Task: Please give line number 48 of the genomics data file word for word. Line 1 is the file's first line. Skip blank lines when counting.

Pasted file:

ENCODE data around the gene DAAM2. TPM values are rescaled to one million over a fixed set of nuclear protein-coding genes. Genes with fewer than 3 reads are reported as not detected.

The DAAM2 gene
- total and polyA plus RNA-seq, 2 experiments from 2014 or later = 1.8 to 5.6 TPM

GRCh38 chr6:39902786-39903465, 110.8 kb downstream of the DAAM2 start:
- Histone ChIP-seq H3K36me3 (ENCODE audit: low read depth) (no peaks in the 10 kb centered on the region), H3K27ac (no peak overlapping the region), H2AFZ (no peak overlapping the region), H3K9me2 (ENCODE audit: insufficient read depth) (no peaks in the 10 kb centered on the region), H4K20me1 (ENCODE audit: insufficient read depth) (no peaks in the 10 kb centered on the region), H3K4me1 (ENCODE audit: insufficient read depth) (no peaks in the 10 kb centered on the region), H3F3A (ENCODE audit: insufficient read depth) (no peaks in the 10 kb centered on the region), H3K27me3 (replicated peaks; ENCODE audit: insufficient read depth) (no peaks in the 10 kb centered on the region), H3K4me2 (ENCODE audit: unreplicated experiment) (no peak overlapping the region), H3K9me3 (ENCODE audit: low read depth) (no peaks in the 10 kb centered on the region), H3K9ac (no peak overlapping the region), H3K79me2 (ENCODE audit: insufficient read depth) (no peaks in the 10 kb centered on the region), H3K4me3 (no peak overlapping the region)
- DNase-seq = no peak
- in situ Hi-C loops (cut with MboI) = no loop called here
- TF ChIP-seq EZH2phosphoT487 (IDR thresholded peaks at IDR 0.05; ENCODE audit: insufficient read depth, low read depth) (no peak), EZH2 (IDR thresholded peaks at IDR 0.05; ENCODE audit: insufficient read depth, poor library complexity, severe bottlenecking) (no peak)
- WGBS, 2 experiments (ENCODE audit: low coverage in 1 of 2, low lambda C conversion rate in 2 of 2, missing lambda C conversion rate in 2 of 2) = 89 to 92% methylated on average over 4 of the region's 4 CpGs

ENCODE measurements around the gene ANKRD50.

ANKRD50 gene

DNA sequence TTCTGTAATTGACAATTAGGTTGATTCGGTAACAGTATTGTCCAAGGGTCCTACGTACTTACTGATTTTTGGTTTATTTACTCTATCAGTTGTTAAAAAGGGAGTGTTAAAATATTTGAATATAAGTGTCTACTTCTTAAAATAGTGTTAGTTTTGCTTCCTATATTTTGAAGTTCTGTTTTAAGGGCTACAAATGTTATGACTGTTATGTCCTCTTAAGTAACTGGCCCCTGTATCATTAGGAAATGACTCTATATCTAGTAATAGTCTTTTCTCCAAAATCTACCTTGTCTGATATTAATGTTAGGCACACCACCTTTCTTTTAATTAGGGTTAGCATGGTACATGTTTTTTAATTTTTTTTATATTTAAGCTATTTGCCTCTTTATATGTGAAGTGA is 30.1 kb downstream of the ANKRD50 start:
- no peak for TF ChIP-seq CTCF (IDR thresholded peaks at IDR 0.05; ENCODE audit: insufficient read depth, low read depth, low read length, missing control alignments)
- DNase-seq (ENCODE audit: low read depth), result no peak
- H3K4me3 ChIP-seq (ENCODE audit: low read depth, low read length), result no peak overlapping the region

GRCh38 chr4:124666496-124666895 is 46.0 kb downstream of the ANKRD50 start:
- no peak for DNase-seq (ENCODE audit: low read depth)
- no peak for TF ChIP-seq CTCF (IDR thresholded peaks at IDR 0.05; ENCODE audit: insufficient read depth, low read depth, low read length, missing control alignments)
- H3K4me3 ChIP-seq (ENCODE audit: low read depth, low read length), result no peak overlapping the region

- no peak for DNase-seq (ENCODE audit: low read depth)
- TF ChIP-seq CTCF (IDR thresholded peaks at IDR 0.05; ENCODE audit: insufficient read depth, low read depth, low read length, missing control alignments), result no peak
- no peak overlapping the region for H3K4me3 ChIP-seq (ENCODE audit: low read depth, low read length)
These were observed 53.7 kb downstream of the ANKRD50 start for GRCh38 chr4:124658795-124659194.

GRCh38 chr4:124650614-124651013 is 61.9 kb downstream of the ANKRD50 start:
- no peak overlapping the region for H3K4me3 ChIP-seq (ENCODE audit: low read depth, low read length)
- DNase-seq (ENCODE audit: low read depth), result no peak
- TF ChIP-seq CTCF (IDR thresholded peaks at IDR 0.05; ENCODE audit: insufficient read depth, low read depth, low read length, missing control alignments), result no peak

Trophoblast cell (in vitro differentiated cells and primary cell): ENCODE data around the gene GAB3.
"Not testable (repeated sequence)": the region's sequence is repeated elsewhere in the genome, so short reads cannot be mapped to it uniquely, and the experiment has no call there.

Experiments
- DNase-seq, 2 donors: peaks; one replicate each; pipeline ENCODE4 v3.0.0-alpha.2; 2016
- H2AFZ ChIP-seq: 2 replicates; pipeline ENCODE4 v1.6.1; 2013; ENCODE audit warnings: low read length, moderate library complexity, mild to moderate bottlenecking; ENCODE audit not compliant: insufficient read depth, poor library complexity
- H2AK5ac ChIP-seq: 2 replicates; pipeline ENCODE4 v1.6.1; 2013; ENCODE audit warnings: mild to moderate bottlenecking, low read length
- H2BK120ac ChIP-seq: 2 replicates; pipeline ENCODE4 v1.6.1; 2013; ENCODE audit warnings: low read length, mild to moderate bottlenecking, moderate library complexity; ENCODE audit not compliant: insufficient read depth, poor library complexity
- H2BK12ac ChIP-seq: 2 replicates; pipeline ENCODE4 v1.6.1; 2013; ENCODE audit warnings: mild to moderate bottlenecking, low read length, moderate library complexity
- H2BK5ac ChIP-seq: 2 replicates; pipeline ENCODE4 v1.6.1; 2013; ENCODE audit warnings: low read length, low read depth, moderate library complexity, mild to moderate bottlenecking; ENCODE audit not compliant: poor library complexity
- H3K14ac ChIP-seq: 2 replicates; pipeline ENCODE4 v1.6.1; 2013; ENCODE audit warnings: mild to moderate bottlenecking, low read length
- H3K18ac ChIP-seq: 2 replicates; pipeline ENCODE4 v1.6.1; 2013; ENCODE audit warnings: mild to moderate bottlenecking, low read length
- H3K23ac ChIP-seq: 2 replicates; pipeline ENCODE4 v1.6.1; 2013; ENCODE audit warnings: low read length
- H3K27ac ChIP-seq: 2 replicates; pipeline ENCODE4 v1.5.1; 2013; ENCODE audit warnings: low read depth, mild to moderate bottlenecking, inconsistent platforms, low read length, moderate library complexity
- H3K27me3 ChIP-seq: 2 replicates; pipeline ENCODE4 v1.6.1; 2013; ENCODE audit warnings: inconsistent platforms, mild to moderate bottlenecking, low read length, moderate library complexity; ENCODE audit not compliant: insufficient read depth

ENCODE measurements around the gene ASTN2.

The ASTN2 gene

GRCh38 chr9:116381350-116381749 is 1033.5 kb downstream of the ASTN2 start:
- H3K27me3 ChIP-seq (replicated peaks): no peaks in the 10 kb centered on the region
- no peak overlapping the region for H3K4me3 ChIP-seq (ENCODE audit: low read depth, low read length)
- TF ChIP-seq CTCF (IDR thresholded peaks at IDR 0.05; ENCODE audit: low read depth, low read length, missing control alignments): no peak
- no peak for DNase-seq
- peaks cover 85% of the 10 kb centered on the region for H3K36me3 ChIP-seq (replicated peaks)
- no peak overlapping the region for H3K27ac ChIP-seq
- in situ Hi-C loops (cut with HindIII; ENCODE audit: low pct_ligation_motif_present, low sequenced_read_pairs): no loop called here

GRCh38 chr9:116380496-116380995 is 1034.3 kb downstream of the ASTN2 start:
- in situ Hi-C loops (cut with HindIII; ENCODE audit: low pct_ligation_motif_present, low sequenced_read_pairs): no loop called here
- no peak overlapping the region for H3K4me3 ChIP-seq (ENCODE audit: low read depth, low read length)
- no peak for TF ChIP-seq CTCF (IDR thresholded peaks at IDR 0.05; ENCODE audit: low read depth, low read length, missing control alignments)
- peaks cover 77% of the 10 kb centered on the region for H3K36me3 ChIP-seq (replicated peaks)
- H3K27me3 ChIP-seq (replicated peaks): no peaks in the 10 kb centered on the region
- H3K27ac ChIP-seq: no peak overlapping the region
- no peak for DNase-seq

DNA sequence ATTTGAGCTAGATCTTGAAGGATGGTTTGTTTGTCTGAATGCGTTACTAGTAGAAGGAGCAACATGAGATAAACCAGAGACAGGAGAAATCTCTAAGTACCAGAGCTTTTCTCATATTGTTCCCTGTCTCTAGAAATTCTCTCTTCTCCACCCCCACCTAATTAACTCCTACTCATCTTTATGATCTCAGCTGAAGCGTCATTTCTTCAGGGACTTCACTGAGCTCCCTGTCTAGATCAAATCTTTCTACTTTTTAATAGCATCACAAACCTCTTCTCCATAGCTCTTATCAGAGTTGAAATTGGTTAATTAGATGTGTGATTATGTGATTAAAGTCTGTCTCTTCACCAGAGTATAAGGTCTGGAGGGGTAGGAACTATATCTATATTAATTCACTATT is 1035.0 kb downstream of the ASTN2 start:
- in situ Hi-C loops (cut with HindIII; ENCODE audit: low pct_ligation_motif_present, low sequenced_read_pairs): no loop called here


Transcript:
- no peak for DNase-seq